The West is the stories we tell

To truly know a place, seek out its hidden histories.

 

I lived in Tucson, Arizona, for about six years, and one of the best things about that sometimes sweltering place was being surrounded by mountains. During my first week in town, new friends and I drove the steep, winding road to the top of Mount Lemmon, past cactus, then piñon and junipers, and finally into the pines. We threw down our packs in a hidden grassy patch just half a mile from a trail, a place most people hiked past. I snuggled into my sleeping bag that night, happy to be on the mountain, ignorant of its disturbing history.

Most Tucsonans know the road up Mount Lemmon for its stunning views of waterfalls, desert and blocky cliffs; its rock climbers, cyclists and backpackers; its log-cabin vacation homes. Fewer know the road’s origins. During World War II, Native Americans and Asian Americans, among others incarcerated in a prison camp on the mountain, carved the road from ancient rock as forced laborers. They included Japanese Americans who were conscientious objectors; they had refused to fight overseas for a country that had detained their families. As the U.S. entered the war, it incarcerated thousands of Americans of Japanese descent in camps without due process or legal recourse, through a presidential executive order.

Today, some place names — Prison Camp Road, Gordon Hirabayashi Campground — hint at the mountain’s history. But it’s easy to hike, drive or bike on Mount Lemmon and never realize that you’re traveling a highway dug by prisoners.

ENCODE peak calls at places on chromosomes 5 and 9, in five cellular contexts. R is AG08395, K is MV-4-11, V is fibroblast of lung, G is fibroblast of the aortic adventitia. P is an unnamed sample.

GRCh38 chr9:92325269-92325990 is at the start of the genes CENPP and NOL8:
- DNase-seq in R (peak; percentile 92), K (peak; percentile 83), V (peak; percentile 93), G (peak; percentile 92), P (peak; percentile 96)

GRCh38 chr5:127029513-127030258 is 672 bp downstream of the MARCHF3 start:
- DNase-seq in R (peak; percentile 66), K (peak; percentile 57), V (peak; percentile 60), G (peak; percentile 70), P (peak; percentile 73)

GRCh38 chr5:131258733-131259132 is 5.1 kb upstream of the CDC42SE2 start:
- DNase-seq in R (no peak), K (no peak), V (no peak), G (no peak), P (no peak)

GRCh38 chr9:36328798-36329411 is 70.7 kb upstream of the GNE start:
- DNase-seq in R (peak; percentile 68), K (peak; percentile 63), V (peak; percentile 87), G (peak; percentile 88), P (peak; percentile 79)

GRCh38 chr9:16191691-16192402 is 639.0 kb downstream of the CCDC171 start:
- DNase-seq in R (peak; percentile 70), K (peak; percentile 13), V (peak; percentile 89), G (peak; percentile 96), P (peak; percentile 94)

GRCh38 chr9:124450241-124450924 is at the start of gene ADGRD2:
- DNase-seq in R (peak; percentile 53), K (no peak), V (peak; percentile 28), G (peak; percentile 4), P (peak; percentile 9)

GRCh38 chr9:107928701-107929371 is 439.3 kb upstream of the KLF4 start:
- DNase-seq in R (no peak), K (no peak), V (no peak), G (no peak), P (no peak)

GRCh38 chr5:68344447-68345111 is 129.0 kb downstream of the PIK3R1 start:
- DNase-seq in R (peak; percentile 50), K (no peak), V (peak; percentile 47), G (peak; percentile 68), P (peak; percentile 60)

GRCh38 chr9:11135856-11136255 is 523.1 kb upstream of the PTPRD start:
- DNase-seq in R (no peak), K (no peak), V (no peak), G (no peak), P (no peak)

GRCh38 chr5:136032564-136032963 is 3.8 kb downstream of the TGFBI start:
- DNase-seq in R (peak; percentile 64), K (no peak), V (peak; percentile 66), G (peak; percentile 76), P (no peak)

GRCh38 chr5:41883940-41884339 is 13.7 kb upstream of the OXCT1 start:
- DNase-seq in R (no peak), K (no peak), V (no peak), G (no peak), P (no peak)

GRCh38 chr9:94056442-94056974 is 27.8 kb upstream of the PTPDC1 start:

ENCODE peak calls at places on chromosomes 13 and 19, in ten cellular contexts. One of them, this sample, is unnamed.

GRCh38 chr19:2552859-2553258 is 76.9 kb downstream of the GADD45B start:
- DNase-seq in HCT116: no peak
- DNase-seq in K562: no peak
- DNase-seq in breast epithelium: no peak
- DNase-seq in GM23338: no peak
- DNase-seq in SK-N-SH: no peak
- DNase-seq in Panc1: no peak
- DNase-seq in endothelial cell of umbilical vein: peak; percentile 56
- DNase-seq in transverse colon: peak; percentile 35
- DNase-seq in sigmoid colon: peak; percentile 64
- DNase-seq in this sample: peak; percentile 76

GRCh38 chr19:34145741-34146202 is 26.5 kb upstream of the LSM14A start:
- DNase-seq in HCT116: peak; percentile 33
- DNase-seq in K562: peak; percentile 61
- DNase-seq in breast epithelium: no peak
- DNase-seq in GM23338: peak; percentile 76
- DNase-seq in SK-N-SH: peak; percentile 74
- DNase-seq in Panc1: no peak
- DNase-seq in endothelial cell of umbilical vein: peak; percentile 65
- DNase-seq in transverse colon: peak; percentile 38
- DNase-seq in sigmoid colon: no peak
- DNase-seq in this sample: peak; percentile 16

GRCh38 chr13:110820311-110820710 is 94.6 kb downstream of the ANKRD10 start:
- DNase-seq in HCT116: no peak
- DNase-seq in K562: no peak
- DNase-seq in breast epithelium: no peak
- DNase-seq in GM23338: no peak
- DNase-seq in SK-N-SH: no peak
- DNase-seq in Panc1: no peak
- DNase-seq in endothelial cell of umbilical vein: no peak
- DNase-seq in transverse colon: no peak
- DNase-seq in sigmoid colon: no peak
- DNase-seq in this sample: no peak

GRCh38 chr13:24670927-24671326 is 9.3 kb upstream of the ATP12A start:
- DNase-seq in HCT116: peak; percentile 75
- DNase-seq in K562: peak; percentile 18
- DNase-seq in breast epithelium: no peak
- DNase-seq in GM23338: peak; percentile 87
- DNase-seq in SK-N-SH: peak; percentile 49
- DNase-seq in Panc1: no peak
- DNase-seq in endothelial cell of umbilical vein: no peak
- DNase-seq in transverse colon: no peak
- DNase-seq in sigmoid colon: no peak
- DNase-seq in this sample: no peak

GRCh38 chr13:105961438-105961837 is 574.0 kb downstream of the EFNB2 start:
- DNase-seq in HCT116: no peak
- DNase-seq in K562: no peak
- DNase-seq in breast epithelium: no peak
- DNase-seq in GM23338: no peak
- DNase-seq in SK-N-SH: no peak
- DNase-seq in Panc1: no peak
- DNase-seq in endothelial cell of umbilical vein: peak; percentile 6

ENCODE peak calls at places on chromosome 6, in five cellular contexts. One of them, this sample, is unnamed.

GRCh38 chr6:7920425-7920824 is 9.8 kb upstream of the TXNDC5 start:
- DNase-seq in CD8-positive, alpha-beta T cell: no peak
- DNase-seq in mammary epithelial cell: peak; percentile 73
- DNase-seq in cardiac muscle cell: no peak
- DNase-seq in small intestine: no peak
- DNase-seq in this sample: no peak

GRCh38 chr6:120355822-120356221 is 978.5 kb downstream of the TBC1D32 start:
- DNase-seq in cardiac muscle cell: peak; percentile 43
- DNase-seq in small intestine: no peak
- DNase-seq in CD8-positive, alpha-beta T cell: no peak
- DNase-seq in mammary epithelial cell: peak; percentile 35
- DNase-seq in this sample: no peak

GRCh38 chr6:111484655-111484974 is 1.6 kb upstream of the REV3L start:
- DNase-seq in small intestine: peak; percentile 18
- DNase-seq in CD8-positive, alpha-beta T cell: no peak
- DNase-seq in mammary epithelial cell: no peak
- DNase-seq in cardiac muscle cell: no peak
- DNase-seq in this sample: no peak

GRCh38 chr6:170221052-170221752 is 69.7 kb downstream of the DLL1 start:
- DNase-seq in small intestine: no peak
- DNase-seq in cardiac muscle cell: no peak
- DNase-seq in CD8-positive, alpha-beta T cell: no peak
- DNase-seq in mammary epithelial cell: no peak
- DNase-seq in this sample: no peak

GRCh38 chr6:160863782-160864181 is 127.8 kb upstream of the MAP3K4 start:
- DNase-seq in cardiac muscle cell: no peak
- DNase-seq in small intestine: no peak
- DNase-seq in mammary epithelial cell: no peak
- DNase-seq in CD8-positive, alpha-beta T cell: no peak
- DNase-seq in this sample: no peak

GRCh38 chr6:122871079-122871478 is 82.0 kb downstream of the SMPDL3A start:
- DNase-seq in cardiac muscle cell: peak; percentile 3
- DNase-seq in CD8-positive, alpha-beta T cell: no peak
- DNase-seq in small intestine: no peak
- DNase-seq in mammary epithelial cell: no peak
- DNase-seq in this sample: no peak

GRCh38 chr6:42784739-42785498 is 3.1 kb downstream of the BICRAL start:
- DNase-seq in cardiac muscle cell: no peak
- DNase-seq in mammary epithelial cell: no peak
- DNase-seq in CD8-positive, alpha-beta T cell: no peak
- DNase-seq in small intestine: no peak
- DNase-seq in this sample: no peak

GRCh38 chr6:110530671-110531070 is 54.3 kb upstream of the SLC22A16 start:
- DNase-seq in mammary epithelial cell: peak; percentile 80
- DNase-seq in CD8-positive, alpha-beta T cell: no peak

I did not learn about Mount Lemmon’s World War II history in school; I came across it while researching the region’s ecology for a writing project. Nor was I taught the peak’s Indigenous history, spanning thousands of years before European colonization. Now, I wonder: What other stories of place and displacement, of community and landscape, are hidden in archives, personal diaries, family stories? Which stories about the West are ignored, while other stories are told and retold?

Maya L. Kapoor, associate editor
Luna Anna Archey/High Country News
In this special issue of High Country News, we celebrate storytelling from many different corners of the West. Through his graphic novel, actor George Takei recalls his own childhood internment during World War II, an experience he finds painfully echoed in the lives of detained migrants today. Meanwhile, writer and scholar Beth Piatote, who is Nez Perce from Chief Joseph’s Band and an enrolled member of the Colville Confederated Tribes, conjures a sister hoping for family connection in the long shadow of Indian school separations.

You’ll also read about the history and future of the West’s water woes; queer Indigenous life in the Four Corners; the challenge of teaching writing students to wield their art as a force for change; and more. I hope these pages encourage you to seek out many more stories of the West, including your own.

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